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Denotation vs. Connotation

sweltering

[swel-ter-ing] /ˈswɛl tər ɪŋ/
adjective
1.
suffering oppressive heat.
2.
characterized by oppressive heat; sultry.
Origin of sweltering
1565-1575
1565-75; swelter + -ing2
Related forms
swelteringly, adverb
unsweltering, adjective

swelter

[swel-ter] /ˈswɛl tər/
verb (used without object)
1.
to suffer from oppressive heat.
verb (used with object)
2.
to oppress with heat.
3.
Archaic. to exude, as venom.
noun
4.
a sweltering condition.
Origin
1375-1425; late Middle English swelt(e)ren (v.), equivalent to swelt(en) to be overcome with heat (Old English sweltan to die; cognate with Old Norse svelta, Gothic swiltan) + -eren -er6
Related forms
unsweltered, adjective
Dictionary.com Unabridged
Based on the Random House Dictionary, © Random House, Inc. 2015.
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Examples from the Web for sweltering
Contemporary Examples
Historical Examples
  • One sweltering day in July the Commissioner called for the papers in connection with this new location.

    Whirligigs O. Henry
  • The place was silent with the peaceful calm of a sweltering August day.

    The Hound From The North Ridgwell Cullum
  • The long hot summer was followed by a September so dry and dusty that the town lay parched in the sweltering heat.

    Mary Ware's Promised Land Annie Fellows Johnston
  • Hard on the heels of a sweltering autumn the winter came down.

    Bob, Son of Battle Alfred Ollivant
  • To these through the sweltering days and nights, young Dr. Vivian ministered according to his gifts.

    V. V.'s Eyes Henry Sydnor Harrison
British Dictionary definitions for sweltering

sweltering

/ˈswɛltərɪŋ/
adjective
1.
oppressively hot and humid: a sweltering day
Derived Forms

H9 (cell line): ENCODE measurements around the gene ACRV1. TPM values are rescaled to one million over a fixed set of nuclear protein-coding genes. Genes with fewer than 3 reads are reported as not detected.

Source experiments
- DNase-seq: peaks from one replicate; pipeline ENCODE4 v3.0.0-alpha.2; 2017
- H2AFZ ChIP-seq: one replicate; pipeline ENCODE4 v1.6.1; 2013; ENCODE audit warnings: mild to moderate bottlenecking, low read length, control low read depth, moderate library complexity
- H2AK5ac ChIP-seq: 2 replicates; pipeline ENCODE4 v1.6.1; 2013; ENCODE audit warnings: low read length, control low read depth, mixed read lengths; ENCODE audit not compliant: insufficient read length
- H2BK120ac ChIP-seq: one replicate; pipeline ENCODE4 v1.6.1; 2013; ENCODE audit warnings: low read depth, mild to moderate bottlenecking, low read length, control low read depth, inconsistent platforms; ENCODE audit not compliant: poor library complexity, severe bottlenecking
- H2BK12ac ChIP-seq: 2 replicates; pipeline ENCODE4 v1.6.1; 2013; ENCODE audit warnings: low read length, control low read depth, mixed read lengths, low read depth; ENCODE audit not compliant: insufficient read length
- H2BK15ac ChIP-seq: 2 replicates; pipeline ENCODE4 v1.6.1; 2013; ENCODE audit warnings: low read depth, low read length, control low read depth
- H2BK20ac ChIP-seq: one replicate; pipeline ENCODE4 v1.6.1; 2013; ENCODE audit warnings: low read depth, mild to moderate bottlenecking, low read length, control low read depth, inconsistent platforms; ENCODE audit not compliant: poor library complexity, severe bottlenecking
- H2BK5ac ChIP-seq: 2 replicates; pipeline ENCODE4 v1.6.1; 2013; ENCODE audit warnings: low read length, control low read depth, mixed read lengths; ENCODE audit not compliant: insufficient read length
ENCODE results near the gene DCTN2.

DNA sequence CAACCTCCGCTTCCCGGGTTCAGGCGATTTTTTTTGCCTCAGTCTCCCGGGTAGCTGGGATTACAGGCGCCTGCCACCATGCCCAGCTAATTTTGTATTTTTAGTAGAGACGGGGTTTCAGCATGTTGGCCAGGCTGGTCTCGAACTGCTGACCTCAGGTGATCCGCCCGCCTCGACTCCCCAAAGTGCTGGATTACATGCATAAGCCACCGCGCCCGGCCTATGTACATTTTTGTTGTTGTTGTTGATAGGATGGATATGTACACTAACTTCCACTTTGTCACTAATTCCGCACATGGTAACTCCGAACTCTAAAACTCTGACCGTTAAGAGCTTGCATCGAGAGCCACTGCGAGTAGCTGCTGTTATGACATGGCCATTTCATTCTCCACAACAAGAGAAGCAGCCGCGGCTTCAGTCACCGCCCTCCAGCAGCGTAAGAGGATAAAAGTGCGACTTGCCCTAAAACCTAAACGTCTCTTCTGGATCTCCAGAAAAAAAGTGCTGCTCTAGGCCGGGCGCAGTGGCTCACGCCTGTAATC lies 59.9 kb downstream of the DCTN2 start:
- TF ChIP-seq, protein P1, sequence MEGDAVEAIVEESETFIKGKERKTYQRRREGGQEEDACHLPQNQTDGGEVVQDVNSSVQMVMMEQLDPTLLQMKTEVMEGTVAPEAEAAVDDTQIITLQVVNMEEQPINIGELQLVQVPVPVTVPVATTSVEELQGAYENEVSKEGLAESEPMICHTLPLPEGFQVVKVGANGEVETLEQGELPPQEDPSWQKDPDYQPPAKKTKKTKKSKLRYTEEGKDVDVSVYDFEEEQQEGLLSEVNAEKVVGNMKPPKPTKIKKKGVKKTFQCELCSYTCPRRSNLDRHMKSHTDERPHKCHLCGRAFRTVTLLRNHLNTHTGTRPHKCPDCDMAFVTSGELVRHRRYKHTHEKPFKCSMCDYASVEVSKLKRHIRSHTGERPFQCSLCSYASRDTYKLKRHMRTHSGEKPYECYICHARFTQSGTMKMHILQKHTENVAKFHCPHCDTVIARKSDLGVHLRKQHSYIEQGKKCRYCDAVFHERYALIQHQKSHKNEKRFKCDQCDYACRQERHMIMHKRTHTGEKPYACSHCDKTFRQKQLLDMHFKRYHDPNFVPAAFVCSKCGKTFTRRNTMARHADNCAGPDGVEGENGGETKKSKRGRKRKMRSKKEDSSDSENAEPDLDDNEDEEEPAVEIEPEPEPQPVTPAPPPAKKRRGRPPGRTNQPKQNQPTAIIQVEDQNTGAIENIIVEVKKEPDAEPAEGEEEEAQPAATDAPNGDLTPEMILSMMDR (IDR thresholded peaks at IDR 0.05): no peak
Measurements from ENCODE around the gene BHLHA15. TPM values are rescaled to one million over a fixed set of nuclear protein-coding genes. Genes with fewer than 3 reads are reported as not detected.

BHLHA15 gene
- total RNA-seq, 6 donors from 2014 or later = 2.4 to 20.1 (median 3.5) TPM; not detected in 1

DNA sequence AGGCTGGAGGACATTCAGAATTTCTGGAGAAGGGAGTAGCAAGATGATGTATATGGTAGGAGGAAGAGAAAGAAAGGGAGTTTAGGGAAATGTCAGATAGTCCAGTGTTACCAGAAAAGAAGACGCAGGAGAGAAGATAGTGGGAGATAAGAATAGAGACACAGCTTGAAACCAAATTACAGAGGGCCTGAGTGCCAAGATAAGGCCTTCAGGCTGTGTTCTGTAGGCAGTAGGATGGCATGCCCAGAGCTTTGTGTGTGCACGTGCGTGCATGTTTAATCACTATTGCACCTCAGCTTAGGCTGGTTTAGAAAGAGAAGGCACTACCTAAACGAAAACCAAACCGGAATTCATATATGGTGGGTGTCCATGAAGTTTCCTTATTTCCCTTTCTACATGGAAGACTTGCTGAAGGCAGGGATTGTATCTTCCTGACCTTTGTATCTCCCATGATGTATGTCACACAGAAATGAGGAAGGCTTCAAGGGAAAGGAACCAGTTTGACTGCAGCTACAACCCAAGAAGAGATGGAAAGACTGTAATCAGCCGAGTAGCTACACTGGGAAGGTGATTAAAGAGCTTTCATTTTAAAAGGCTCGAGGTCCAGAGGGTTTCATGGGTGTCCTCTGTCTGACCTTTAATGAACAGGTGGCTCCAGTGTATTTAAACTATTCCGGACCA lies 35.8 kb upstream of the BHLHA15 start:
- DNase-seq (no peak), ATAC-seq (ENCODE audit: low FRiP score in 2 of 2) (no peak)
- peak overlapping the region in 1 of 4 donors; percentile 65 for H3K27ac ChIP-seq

swelteringly, adverb

swelter

/ˈswɛltə/
verb
1.
(intransitive) to suffer under oppressive heat, esp to sweat and feel faint
2.
(transitive) (archaic) to exude (venom)
3.
(transitive) (rare) to cause to suffer under oppressive heat
noun
4.
a sweltering condition (esp in the phrase in a swelter)
5.
oppressive humid heat
Word Origin
C15 swelten, from Old English sweltan to die; related to Old Norse svelta to starve, Old High German swelzan to burn with passion; see sultry
Collins English Dictionary - Complete & Unabridged 2012 Digital Edition
© William Collins Sons & Co. Ltd. 1979, 1986 © HarperCollins
Publishers 1998, 2000, 2003, 2005, 2006, 2007, 2009, 2012
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Word Origin and History for sweltering

swelter

v.

c.1400, frequentative of swelten "be faint (especially with heat)," late 14c., from Old English sweltan "to die," from Proto-Germanic *swel- (cf. Old Saxon sweltan "to die," Old Norse svelta "to put to death, starve," Gothic sviltan "to die"), originally "to burn slowly," hence "to be overcome with heat or fever;" also the source of Old English swelan "to burn," from PIE root *swel- (2) "to shine, beam" (see Selene). For specialization of words meaning "to die," cf. starve. Related: Sweltered; sweltering.

Online Etymology Dictionary, © 2010 Douglas Harper
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14
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